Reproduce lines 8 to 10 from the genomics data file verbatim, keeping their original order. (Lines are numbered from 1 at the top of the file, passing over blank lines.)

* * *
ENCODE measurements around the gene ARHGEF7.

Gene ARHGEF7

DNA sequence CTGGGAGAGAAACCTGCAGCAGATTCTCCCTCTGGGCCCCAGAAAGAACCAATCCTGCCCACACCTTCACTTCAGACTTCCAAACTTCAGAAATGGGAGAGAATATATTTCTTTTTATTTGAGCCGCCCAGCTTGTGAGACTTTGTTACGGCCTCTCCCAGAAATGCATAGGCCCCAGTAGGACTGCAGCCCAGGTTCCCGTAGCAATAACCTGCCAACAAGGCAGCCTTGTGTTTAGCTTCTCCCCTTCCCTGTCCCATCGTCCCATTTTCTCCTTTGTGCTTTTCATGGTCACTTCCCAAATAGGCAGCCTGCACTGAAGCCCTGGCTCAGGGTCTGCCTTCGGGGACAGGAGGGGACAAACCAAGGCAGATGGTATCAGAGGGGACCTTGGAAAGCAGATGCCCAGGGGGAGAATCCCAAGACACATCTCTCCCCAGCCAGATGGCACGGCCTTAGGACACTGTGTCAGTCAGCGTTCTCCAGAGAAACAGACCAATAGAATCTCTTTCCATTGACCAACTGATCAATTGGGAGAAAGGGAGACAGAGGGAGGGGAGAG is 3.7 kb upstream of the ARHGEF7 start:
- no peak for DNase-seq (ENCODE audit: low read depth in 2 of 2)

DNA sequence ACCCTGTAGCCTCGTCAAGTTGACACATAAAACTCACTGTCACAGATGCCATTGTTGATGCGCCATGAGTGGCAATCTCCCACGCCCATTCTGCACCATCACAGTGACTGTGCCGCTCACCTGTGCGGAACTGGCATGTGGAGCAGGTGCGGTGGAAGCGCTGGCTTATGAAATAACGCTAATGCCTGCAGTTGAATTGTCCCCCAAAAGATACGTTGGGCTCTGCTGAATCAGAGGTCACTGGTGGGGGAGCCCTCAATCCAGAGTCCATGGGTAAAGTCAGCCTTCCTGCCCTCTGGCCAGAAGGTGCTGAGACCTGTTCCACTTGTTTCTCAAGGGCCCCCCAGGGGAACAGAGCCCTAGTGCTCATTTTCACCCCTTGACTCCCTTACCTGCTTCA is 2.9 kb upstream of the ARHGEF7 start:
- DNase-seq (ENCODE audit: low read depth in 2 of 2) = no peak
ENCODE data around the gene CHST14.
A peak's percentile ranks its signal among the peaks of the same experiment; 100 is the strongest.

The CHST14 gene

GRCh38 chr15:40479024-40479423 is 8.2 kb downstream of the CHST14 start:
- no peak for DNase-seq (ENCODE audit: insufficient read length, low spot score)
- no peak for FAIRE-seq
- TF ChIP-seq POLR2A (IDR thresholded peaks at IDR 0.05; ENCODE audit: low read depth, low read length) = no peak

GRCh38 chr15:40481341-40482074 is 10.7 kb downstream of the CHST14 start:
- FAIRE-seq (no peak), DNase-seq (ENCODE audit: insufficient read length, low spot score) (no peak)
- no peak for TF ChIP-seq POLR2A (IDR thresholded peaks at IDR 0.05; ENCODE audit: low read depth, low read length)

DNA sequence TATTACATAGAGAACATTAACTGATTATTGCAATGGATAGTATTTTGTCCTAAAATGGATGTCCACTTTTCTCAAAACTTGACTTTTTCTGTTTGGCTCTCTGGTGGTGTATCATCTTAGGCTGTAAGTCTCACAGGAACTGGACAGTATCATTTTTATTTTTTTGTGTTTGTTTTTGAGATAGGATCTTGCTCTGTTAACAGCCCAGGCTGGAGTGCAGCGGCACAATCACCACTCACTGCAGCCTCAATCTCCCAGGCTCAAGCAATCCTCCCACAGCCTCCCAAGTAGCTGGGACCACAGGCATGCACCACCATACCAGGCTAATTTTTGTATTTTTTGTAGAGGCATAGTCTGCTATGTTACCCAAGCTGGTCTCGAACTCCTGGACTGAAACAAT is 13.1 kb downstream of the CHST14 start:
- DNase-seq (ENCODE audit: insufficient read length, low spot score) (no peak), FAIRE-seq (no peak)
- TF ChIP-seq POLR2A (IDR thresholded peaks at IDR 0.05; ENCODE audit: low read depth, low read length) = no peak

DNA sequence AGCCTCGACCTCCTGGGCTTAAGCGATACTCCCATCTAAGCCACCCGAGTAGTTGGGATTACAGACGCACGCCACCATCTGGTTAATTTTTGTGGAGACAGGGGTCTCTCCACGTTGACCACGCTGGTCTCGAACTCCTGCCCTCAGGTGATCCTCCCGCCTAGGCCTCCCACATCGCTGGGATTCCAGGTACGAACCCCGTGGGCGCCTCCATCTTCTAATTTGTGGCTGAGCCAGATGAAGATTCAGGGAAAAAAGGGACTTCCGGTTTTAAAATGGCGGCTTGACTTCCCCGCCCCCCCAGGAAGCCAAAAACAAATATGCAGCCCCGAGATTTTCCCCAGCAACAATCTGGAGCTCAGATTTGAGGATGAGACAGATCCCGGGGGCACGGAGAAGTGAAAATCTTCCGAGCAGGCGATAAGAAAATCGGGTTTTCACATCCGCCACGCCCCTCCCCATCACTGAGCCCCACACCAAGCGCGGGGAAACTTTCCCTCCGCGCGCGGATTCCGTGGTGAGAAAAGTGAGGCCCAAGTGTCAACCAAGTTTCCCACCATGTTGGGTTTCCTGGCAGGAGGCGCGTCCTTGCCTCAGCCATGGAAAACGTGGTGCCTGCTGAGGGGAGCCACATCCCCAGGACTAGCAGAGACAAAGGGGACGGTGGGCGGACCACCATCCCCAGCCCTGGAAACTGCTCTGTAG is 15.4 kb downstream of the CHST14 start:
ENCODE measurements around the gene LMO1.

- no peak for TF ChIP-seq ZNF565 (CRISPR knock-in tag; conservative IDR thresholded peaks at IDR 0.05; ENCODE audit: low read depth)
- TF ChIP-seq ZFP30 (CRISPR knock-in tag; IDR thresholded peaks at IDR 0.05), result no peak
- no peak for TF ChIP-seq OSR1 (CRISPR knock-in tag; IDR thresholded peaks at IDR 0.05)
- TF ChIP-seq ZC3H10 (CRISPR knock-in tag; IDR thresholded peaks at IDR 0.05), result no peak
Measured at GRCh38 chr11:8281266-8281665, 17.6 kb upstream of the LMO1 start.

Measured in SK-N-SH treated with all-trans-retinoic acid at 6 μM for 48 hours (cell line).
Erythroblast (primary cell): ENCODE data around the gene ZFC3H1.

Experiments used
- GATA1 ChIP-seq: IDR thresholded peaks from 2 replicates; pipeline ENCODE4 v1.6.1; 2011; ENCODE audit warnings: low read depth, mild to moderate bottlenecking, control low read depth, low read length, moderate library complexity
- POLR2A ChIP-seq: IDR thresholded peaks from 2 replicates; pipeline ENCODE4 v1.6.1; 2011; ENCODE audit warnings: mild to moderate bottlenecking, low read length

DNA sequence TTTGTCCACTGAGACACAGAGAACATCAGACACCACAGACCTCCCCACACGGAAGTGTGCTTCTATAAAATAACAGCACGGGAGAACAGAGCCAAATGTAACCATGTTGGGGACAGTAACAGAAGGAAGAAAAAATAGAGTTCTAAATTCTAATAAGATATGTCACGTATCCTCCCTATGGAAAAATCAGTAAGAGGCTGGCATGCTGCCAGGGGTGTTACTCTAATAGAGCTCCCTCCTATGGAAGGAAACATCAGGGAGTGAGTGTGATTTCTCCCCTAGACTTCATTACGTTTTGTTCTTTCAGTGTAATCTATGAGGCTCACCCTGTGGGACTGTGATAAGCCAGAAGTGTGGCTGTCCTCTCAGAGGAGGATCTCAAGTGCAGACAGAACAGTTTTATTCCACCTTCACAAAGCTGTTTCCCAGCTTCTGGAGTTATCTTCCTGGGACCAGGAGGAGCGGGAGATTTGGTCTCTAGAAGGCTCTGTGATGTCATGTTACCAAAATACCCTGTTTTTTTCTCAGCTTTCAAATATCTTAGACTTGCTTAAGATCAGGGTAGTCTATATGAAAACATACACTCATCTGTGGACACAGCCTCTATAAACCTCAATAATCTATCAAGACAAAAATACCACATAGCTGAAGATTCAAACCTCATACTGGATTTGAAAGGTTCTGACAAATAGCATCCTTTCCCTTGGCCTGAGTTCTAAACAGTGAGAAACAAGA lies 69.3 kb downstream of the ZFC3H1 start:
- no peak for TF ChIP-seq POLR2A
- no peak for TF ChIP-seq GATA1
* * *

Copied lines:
A peak's percentile ranks its signal among the peaks of the same experiment; 100 is the strongest.

The CHST14 gene

GRCh38 chr15:40479024-40479423 is 8.2 kb downstream of the CHST14 start: